February 1, 2008 03:43
We have UX technologies like WPF and Silverlight (and of course, Flex/Air/Flash/etc.) that can really push beyond the existing User Interface and Experience with enough flexibility and ease of creation. So as I've said before, it is high time that we start rethinking of the most basic elements of the UI and UX.
Now only a small fraction of this can be wrapped up into a component you can buy from a vendor. No, this has to be done more or less on a case-by-case basis. 3rd party controls can go only so far. Of course, this is why you need a good designer on your team. Sure they are very few right now, especially with WPF, but there are a few good ones. :)
So what am I exactly talking about? Here are a few examples. And while I am aiming for a WPF/XAML implementation, they are more or less platform independent concepts and can be implemented on almost any platform worth its salt.
Don't forget - what I talk about here is only a single angle of looking at things - there are many and the more you explore them, the more customized and more powerful UX you can create for your users.
- Rethinking the Button
- Super Shadow and Physical Focus
- Non-Modal, Connected Status Display
- Real World Simulation
For this part, let's talk about...
Rethinking the Button
The essence of the button has remained the same since way before we had graphical user interfaces. In DOS it was a flat colored rectangle with text on it, in Windows 1.0 it was a rectangle with text on it, in Windows 3.1 it was a beveled rectangle with text on it, in Windows XP it was a nicely shaded rectangle with text on it, and now in Windows Vista it is an animated rectangle with text on it. And this applies to other operating systems as well. Sure, there are small variations here and there - and skinners go far in making unique buttons - but the basic paradigm remains the same.
Few people have been able to come up with new ideas for the button. Many of them failed. But one of the shining examples of such advanced User Experience has been Kai Krause. I’m going to show you a new method of creating buttons that I’ve come to call “Menu Killers”. These are based on some of his philosophies.
For our example, the basic premise is a Product menu system. The required commands are: Open Product Dialog, Add New Product, Add Note, and Configure. These are some of the most typical commands you see in daily programming. Most of the time, these are a row of buttons or a menu. Sometimes even an Outlook-style vertical command bar. But we’re going to do it a bit more graphically.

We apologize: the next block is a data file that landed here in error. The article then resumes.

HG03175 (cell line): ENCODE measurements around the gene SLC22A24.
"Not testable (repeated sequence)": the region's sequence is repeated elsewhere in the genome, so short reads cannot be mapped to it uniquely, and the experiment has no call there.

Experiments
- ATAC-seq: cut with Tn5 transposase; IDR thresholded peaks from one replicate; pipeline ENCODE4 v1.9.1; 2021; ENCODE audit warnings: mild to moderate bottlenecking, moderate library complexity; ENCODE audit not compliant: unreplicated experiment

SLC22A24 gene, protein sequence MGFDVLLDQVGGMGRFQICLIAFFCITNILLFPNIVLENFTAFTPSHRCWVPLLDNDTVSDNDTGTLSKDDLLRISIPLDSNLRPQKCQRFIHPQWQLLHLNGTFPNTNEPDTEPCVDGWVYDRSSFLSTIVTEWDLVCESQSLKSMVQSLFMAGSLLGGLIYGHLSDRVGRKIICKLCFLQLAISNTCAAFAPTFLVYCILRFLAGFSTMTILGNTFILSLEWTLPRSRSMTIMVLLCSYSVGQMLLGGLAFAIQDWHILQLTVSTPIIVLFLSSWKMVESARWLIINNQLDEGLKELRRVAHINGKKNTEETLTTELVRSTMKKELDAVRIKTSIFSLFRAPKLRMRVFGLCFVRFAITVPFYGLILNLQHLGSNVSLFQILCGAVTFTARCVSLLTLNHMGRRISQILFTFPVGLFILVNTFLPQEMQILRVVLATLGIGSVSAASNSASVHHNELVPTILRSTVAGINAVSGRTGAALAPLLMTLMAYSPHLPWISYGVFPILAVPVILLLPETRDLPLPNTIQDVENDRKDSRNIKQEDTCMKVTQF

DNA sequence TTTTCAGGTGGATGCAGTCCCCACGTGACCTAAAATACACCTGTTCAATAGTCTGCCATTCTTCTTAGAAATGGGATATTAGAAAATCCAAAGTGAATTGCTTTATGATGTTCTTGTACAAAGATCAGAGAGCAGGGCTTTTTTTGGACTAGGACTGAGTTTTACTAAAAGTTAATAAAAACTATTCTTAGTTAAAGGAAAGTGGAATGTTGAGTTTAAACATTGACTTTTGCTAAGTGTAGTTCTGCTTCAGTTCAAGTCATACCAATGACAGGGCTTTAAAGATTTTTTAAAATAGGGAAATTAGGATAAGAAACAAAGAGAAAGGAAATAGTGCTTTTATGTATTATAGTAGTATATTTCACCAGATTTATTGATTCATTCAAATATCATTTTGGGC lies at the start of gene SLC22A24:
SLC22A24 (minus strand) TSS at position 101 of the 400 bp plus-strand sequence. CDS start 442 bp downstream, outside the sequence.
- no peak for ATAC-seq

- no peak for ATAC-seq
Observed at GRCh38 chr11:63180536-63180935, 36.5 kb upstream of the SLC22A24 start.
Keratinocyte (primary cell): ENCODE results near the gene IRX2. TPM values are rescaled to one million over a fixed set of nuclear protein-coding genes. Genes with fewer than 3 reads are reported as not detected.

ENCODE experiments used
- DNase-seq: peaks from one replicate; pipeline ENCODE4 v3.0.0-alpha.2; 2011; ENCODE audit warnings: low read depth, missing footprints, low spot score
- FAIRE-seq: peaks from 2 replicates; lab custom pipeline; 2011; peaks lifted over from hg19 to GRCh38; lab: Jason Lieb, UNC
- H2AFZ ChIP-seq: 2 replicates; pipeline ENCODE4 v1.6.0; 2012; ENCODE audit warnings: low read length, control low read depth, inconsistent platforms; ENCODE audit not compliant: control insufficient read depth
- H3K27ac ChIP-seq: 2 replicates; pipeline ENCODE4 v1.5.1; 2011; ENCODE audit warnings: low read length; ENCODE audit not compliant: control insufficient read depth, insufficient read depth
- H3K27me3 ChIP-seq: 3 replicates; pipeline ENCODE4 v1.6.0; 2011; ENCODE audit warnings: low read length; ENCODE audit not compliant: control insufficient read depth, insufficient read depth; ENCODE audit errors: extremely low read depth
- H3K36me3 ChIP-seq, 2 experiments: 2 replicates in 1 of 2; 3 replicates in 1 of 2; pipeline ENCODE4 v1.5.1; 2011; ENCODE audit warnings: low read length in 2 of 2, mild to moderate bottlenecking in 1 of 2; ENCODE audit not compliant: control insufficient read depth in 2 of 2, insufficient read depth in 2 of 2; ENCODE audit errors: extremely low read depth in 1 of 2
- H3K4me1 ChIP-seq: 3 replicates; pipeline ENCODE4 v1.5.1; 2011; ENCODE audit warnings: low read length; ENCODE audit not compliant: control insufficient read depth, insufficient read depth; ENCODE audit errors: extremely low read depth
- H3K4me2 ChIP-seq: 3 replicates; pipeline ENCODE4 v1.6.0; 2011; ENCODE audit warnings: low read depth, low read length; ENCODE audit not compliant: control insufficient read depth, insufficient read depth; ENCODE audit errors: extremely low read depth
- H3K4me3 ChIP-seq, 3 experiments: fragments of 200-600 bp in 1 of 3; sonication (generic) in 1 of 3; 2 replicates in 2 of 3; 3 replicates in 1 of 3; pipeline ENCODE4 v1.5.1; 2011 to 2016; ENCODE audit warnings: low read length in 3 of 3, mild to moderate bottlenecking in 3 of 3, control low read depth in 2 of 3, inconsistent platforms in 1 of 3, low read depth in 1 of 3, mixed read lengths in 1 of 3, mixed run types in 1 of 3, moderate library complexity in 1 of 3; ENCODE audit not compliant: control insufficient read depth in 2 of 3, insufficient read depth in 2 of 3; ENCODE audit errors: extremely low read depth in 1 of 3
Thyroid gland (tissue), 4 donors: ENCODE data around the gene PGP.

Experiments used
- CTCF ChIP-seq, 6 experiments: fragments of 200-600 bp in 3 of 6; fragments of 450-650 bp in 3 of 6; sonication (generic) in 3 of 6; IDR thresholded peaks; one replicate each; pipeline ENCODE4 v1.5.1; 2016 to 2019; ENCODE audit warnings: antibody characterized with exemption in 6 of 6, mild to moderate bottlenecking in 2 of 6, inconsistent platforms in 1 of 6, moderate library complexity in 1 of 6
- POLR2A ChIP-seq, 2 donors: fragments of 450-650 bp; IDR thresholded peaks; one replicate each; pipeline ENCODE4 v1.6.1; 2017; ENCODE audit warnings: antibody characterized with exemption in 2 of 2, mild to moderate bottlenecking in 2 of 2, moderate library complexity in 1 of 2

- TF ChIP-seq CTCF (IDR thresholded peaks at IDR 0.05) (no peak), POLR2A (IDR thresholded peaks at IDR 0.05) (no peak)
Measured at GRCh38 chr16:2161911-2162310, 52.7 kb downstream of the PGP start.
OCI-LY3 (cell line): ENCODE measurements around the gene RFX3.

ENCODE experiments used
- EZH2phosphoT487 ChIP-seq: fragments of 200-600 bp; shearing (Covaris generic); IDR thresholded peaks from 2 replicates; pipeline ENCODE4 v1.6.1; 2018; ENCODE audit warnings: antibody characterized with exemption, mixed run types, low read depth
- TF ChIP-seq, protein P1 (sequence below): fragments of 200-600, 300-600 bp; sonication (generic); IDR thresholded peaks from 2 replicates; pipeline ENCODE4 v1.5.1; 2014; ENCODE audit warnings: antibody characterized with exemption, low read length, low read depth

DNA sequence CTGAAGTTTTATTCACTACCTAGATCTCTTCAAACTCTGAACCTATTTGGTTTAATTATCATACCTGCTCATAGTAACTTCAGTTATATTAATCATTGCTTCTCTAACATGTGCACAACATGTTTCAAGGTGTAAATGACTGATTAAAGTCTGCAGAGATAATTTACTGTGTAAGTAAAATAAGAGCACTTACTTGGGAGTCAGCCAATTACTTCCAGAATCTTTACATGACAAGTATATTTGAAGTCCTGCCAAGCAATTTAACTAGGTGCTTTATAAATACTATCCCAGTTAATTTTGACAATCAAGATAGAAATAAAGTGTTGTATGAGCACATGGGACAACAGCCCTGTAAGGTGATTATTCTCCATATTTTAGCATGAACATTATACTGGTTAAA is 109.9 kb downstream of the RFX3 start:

First we get a designer to come up with icons for each command.
The icon that represents the overall category of these commands, Product in this case, is kept bigger than the rest. The other three icons are about ¼ of that one, and are laid around in a semi-circle on the right hand side (or the left hand side, depending on the language/culture requirements, not to mention Tablet PC's right-handed/left-handed settings!)
The box represents the products and OnClick will bring up the main product dialog (or page, if you’re using a page navigation structure). The plus sign, the note icon, and the tools sign are common and clearly recognizable icons that represent the other three commands. Picking out the most recognizable icons is the important part.
But sometimes visuals are not enough. You can use the tried and trusted tooltip for each button. Or if you want to have something a bit more unique, you could place a label or textblock right under the main icon (the box). The label would, when idle, display the name of the section - “Products” in our case. But when you hover the cursor over any of the other icons the label text changes to show that particular command’s name. The figure below shows the Add Product command being highlighted.
Visual feedback is very important. The user should immediately know what control he or she is targeting. To provide good visual feedback the Opacity of all controls should be dialed down to 60% or 70%. On mouse hover, it should animate (or simply pop) to 100%. Coupled with the text label, it would be ample visual feedback.
This is just one example of using the Menu Killers. If you have more commands, you could form an entire circle of icons around a main icon. If you require a shallow hierarchy, you could have a secondary level of sub-commands as shown in the figure below.
Adding a third level is not recommended. You will also notice that the top level commands are dropped down to 40% opacity when a secondary level appears. This helps identify the hierarchy in a very visual, non-textual way. To add some extra coolness, you could have the secondary level crawl out of the parent icon one by one.
TIP: Always keep your animations quick. Slow animations look cool at first, but in regular usage these lengthy animations become cumbersome. Movement and fade animations should be between 0.25 and 0.5 seconds. Fade out animations can be kept up to 1 second, but no longer than that.
I leave you with a few more examples of how this design pattern can be used in other scenarios. Experiment and you will find many uses for it.
Back / Next
A very simple back next design. The back button is bigger as it is more commonly used.
A network has been locked. The lock icon can be used to unlock it with a password dialog, while the info icon provides more information about the situation. This design demonstrates an overlapped grouping.
The code used in the "Menu Killer" buttons can be found here.
TO BE CONTINUED...